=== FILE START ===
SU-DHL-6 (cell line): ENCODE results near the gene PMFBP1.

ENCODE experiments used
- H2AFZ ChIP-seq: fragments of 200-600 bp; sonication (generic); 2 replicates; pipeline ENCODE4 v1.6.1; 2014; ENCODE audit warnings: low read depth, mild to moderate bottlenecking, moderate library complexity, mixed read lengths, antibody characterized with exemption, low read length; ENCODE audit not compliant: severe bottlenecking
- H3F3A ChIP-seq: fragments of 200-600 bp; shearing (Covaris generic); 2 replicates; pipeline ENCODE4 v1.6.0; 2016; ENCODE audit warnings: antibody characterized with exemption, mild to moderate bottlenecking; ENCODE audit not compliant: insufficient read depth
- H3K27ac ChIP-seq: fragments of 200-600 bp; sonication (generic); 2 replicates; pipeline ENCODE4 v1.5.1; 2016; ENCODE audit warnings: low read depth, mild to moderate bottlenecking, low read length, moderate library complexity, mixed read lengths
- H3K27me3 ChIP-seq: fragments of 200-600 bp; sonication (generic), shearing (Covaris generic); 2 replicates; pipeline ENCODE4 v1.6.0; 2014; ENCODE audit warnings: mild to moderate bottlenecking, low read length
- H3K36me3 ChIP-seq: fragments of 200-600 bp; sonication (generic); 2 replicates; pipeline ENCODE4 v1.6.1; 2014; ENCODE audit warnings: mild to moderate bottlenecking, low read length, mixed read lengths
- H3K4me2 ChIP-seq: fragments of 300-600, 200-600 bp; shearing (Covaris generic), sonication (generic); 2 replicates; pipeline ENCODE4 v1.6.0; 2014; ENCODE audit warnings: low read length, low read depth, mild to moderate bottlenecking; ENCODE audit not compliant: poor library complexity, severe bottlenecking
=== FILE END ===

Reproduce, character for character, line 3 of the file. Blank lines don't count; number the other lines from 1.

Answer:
- H2AFZ ChIP-seq: fragments of 200-600 bp; sonication (generic); 2 replicates; pipeline ENCODE4 v1.6.1; 2014; ENCODE audit warnings: low read depth, mild to moderate bottlenecking, moderate library complexity, mixed read lengths, antibody characterized with exemption, low read length; ENCODE audit not compliant: severe bottlenecking